Is Google AdWords any good?

Great question, with a fairly straight forward response.

Google Ads work for some and not others (50/50 chance)

Some people don’t really understand how it works, but sail along on the premise it’s easy to set up (too easy) This makes it a lucrative way for Google to make money and unless you have the right controls in place and you can analyse your true profit and loss, it can be a very expensive way for your company to trade online.

The best way to test Google AdWords is as follows:

1. Work with just a few keywords or phrases first. Choose the ones that your customers are likely to type in, not your competition. Many of your customers will not know any technical jargon relating to your business, so it’s important to choose the words and or phrases ‘joe bloggs’ will be familiar with.

2. Use exact match for the words and phrases you choose.

3. Use a different advert for each keyword/phrase and make sure the ad links to a page specifically relevant to same.

4. Make sure you have a clear call to action button/area on the page – whether it be ‘request free brochure’, ‘buy now’, ‘add to cart’, ‘contact us’, etc.

5. Set your daily budget as tight as possible – Google won’t need any help spending your daily budget, so don’t spend more than you can afford to lose (if it ends up not working for you)

6. Run the test for up to a week, checking daily.

7. Keep your adverts in the top positions on page 1 – you can do this by changing the amount you are prepared to pay, each time someone clicks on the advert and enters your website.

8. Add conversion tracking to help you understand how much each sale or lead costs. Use E-Commerce tracking on Google Analytics if you have an online store.

9. If you cannot track conversions online, make sure you track increased traffic and enquiries day by day (ask people how they found you)

10. Ensure your keywords are in the advert title and make your ad description as inviting and appealing as possible (to encourage people to visit your site)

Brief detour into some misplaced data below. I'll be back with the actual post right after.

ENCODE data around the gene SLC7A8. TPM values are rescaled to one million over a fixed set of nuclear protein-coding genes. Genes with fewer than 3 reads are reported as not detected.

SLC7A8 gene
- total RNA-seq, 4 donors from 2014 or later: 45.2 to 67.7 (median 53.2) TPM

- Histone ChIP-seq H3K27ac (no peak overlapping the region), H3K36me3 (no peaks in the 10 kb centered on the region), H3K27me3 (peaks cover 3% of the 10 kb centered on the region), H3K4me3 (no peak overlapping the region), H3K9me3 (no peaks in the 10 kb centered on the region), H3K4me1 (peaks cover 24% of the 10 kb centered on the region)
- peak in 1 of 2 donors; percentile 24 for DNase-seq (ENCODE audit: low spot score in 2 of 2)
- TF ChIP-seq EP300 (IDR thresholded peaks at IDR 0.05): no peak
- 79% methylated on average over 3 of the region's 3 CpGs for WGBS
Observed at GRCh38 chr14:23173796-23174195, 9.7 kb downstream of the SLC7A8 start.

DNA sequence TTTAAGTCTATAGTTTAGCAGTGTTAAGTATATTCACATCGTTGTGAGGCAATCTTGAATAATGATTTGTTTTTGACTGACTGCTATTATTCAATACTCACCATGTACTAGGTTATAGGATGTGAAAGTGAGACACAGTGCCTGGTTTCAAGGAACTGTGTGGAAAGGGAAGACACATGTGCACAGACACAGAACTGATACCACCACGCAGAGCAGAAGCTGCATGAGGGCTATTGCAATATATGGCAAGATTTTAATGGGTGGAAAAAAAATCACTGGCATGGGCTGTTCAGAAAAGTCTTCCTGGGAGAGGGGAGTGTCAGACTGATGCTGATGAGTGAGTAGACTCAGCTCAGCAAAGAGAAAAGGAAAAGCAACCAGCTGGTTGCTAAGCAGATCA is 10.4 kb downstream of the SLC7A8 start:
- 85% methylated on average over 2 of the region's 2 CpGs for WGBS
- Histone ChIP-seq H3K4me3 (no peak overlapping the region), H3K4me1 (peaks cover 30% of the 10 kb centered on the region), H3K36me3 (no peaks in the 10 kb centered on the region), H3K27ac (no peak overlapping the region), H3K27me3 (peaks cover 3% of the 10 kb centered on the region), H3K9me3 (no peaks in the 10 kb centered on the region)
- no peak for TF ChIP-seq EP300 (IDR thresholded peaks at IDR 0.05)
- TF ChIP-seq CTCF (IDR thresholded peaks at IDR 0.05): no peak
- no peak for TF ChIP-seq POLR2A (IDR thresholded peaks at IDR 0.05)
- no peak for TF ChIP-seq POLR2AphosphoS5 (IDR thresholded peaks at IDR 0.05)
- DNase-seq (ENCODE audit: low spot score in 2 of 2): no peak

Google AdWords can be a great way of maintaining a strong presence on the world’s most popular search engine (if it works) and you can switch it on and off according to how much extra work/sales you want. It can be done in 5 minutes, either way. Organic Search is a lot more involved and isn’t as easily switched on or off.

And for those of your sceptics that say people don’t click on the adverts, let me tell you how wrong you are. Google Ads on some computer screens blend in so well, you can’t tell them apart from organic listings. Also, if you really have a good web page relating to the words or phrases you want to be found for, the results can be absolutely fantastic.

I would not recommend using AdWords if your web pages are unclear or disjointed (i.e they don’t represent a true description of the keywords the user typed in OR there is no clear call to action on the page) That is a serious waste of money.

If you are unsure about how well your web pages will perform, it’s worth getting a marketing professional or optimisation specialist to take a look. They will be able to guide you on what needs to be addressed (if anything) to ensure you make the most of your website visitors.

After all, people don’t have time these days to trawl through dozens of pages – the sooner they can find what they are looking for the better – right?